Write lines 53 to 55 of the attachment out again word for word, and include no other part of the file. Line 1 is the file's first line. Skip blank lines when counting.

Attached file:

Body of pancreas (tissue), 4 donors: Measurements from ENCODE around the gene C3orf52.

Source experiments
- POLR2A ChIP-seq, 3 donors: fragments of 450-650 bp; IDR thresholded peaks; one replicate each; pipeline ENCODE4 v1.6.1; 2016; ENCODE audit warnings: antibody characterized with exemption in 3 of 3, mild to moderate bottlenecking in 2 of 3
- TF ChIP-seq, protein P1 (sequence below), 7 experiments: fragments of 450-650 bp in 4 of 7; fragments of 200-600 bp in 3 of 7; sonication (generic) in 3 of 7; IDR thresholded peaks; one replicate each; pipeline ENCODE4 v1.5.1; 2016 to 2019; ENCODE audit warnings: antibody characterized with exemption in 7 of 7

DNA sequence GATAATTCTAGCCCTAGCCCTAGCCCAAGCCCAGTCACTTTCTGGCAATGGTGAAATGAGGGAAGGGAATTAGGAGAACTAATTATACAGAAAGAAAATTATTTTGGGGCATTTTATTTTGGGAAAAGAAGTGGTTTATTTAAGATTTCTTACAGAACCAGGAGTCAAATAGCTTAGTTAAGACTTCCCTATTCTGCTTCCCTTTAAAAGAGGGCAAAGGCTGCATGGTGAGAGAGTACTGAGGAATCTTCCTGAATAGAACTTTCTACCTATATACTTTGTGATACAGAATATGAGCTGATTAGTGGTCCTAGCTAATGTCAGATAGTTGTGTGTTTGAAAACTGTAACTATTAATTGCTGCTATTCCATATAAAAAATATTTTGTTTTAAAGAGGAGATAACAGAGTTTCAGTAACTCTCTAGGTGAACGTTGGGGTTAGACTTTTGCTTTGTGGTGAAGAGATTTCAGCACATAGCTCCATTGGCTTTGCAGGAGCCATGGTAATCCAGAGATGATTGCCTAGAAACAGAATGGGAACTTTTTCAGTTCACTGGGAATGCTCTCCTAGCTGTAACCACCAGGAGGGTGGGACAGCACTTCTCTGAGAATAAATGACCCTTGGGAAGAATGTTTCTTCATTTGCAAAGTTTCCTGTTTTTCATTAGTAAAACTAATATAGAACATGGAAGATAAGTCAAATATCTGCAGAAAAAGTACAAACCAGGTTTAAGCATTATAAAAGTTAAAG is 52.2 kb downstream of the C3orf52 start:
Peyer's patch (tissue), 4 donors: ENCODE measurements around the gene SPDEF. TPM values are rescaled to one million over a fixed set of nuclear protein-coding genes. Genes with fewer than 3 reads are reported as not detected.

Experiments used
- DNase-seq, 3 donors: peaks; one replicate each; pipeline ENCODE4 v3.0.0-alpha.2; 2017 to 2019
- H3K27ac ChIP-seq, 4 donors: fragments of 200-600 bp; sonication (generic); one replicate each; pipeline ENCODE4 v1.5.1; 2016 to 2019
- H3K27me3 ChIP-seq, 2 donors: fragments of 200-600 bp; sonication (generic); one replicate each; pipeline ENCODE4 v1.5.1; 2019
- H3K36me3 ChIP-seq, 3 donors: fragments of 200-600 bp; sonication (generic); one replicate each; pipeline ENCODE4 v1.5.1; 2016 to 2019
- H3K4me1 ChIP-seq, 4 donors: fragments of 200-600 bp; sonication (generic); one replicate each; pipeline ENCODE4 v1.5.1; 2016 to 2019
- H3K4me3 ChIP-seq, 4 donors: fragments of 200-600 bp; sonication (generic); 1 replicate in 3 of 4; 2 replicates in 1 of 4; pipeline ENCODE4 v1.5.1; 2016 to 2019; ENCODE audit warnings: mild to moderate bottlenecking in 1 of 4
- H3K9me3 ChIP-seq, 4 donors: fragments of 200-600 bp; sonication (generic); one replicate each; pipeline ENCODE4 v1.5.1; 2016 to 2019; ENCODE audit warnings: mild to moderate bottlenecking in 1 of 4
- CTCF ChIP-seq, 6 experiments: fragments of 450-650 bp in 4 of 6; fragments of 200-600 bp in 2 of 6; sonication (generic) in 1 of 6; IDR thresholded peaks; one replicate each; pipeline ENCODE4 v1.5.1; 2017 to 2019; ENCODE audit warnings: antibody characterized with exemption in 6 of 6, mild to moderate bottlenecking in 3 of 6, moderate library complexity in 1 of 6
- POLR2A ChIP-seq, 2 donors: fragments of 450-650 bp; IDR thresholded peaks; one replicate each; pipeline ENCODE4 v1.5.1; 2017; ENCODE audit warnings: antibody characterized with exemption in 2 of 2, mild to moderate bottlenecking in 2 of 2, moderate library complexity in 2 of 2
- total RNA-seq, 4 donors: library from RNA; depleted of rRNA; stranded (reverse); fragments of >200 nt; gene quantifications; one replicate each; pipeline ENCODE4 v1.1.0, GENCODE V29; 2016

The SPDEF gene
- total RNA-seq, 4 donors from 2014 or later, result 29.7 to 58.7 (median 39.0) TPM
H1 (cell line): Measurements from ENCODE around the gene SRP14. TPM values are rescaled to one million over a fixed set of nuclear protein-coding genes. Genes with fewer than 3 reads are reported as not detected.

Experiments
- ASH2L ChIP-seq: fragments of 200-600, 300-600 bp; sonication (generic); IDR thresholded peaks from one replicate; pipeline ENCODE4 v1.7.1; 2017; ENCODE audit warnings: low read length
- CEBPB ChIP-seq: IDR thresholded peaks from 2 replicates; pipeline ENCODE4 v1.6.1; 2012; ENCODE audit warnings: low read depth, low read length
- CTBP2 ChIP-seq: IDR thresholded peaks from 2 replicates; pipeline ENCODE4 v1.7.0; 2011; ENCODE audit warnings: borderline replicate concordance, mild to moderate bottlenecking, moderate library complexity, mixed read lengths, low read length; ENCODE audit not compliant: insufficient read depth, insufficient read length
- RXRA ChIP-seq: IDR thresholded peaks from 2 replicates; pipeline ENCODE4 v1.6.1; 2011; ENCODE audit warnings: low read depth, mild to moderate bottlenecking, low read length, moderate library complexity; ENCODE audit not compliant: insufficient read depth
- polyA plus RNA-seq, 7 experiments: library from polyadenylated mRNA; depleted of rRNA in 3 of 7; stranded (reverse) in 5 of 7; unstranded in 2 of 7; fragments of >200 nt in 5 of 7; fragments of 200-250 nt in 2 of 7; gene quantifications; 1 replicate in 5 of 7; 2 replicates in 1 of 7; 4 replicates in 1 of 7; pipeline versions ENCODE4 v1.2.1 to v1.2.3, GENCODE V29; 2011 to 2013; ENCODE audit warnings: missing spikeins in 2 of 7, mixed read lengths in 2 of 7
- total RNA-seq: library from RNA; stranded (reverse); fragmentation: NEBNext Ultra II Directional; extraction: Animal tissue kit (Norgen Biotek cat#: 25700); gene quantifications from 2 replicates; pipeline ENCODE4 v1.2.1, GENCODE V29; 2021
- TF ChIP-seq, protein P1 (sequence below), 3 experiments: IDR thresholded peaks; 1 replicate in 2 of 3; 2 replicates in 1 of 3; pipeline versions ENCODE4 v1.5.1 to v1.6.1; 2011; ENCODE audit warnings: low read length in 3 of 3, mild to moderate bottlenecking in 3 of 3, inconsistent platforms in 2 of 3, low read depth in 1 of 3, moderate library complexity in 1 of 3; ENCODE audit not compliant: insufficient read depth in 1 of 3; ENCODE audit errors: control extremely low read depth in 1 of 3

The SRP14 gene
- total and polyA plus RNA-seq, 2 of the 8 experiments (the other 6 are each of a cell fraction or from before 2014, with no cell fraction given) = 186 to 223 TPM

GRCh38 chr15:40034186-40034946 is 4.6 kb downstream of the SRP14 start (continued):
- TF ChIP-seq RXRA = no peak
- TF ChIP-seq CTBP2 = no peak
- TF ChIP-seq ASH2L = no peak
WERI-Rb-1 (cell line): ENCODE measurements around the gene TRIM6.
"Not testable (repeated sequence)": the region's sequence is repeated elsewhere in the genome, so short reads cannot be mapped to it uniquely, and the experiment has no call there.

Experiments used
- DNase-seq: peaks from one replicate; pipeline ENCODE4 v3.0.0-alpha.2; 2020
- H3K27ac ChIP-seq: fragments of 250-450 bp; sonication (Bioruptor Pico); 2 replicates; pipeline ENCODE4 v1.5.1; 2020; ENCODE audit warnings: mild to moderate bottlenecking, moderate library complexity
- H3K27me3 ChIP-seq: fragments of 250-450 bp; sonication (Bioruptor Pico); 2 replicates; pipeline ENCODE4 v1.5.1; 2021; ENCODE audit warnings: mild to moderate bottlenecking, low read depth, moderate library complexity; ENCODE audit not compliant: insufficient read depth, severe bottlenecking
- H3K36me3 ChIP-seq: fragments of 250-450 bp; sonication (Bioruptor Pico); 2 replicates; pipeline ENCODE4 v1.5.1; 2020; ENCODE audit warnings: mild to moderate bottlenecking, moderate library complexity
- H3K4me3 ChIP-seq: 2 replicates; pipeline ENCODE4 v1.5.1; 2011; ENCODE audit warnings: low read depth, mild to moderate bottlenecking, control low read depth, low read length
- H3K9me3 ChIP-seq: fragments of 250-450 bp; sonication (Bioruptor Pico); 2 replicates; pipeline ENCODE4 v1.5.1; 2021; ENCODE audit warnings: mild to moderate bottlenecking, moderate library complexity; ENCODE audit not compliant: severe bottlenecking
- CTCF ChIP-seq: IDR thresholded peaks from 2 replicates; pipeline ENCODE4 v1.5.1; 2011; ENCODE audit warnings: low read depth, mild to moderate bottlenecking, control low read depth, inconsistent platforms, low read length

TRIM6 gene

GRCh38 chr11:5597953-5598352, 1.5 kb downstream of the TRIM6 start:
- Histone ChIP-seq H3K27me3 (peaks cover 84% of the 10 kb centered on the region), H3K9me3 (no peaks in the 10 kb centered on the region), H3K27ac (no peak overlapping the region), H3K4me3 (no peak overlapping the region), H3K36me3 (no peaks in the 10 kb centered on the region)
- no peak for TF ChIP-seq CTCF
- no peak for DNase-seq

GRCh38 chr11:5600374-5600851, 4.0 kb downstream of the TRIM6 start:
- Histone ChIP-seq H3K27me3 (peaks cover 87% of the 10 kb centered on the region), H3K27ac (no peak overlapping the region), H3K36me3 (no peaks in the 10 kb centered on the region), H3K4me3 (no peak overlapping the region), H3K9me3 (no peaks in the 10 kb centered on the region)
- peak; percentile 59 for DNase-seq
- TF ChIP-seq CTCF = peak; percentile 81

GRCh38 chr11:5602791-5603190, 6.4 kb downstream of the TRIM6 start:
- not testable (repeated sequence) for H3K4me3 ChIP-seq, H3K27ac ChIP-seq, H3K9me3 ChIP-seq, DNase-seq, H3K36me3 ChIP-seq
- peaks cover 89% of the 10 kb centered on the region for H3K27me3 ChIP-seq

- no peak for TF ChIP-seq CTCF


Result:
- TF ChIP-seq CTCF = peak; percentile 81

GRCh38 chr11:5602791-5603190, 6.4 kb downstream of the TRIM6 start:
- not testable (repeated sequence) for H3K4me3 ChIP-seq, H3K27ac ChIP-seq, H3K9me3 ChIP-seq, DNase-seq, H3K36me3 ChIP-seq